This week on Off the Charts, we focused on health policy, the federal budget and taxes, the Supplemental Nutrition Assistance Program (SNAP, formerly food stamps), and state budgets and taxes.
On health policy, Sarah Lueck reiterated that fears of widespread “rate shock” resulting from health reform are unfounded and explained how federal subsidies will help low- and moderate-income people afford health coverage. Paul Van de Water pointed out that the Congressional Budget Office’s (CBO) revised Medicare and Medicaid spending projections provide further evidence that the programs are not in crisis. Edwin Park noted that CBO’s latest Medicare estimates show that health reform will not cripple the Medicare Advantage program. Shelby Gonzales explained that health reform’s “navigator” program, which is designed to help people apply for and enroll in coverage, has roots in other successful programs.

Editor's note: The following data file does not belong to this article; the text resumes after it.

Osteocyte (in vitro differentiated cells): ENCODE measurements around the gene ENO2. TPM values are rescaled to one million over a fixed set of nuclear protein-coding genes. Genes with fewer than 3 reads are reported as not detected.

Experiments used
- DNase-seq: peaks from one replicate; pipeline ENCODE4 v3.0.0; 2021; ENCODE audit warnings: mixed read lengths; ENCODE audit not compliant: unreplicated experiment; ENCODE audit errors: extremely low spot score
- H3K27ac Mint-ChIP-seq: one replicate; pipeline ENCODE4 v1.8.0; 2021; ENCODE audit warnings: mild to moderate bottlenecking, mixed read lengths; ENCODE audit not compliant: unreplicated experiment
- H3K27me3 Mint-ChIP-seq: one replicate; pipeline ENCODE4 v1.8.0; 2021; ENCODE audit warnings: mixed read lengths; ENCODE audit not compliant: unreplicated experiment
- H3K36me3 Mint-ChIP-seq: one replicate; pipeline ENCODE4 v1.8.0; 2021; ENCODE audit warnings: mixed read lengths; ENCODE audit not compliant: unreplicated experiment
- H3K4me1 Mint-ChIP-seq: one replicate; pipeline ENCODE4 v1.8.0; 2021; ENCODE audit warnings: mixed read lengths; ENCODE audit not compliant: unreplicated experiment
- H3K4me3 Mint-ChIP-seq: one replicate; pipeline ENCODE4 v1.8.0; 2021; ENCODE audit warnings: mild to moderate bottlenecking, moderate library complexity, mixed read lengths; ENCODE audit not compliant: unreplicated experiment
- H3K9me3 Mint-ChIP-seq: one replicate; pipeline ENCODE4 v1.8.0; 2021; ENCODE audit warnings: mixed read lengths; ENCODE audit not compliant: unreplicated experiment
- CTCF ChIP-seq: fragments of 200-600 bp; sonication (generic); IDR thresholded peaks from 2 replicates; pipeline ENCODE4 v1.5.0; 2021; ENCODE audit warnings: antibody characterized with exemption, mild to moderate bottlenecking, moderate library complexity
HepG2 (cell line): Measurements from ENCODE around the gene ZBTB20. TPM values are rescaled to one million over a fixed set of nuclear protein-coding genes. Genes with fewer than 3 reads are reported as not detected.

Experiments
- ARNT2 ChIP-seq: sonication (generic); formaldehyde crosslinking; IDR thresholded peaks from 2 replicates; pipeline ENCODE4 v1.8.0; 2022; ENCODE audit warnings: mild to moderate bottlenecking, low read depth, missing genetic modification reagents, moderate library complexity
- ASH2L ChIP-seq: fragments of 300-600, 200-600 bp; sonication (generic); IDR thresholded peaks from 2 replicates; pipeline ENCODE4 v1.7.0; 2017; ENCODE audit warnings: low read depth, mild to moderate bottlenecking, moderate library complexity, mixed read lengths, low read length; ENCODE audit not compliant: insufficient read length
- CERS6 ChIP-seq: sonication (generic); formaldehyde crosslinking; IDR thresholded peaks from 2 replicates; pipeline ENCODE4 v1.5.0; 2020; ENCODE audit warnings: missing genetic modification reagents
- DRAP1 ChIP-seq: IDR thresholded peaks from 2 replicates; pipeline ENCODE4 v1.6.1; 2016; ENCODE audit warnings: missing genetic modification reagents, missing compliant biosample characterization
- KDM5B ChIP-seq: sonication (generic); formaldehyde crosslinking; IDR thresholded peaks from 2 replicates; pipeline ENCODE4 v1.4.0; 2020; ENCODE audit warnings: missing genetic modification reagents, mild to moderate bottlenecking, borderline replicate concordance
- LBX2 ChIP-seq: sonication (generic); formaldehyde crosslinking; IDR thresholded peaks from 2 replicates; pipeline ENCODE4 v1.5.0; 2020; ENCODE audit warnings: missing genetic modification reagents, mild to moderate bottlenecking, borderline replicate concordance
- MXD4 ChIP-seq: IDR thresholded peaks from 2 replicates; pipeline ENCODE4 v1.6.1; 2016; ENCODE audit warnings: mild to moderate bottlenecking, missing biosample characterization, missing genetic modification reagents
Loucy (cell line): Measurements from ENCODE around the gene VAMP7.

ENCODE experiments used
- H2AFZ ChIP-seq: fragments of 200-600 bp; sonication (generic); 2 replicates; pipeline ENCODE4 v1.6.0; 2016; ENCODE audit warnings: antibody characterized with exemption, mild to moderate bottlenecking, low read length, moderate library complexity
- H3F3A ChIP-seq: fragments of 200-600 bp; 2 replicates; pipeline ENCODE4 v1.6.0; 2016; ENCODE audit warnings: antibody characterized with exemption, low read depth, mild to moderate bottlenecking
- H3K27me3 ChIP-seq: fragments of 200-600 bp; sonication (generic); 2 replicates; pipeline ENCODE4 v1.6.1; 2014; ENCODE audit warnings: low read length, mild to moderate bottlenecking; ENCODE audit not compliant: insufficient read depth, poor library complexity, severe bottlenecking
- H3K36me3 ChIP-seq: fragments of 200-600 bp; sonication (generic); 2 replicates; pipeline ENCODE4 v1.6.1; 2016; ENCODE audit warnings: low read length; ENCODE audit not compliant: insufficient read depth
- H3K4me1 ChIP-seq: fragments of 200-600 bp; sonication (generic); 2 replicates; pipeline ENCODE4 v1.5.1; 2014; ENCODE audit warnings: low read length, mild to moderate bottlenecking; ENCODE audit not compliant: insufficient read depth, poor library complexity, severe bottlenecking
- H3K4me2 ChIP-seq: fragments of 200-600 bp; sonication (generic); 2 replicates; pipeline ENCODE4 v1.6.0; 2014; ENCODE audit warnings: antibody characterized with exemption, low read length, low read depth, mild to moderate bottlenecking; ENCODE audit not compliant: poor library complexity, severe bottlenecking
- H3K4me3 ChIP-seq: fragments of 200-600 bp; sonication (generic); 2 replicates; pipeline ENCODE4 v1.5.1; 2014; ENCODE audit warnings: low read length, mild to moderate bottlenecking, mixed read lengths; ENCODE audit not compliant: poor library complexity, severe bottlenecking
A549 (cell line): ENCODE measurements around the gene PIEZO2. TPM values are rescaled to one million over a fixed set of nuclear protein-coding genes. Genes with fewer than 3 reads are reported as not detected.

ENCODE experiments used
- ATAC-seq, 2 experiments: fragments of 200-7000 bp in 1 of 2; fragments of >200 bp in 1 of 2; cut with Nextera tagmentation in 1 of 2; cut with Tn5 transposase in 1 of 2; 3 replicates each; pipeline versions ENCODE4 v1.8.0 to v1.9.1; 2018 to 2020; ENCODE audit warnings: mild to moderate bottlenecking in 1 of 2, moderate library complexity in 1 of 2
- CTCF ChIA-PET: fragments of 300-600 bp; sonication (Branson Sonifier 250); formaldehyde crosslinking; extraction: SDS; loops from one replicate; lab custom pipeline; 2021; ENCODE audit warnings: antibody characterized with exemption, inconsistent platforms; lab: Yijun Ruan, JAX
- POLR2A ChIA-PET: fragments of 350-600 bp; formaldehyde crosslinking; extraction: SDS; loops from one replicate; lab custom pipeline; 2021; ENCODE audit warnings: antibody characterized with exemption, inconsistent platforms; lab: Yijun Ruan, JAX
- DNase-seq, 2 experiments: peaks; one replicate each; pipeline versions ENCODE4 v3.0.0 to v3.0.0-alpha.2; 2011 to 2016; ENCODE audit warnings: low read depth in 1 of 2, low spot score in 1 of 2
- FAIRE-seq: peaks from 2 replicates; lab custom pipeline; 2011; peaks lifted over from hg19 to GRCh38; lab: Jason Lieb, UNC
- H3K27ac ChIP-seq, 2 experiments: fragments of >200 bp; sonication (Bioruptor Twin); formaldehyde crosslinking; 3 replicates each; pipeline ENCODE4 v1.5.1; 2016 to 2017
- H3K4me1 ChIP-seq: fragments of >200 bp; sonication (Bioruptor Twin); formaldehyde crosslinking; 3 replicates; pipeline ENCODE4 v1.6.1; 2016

On the federal budget and taxes, Robert Greenstein explained why critics of President Obama’s proposal to cap the tax subsidy for tax deductions, such as the charitable giving deduction, are missing several key points. Chuck Marr reiterated the risks of a territorial tax system in light of recent questions surrounding Apple’s tax strategy. Chye-Ching Huang listed three reasons why eliminating the corporate income tax would be terrible policy.
On SNAP, Robert Greenstein explained why an amendment adopted this week during debate on the Senate farm bill would increase hardship and will likely have racially discriminatory effects.
On state budgets and taxes, Erica Williams discussed why North Carolina lawmakers are charting the wrong course for their state, while Michael Leachman praised Minnesota’s tax plan as a recipe for future growth.
In other news, we updated our backgrounder on the number of weeks of unemployment benefits available in each state.
A variety of news outlets featured CBPP’s work and experts recently. Here are some highlights: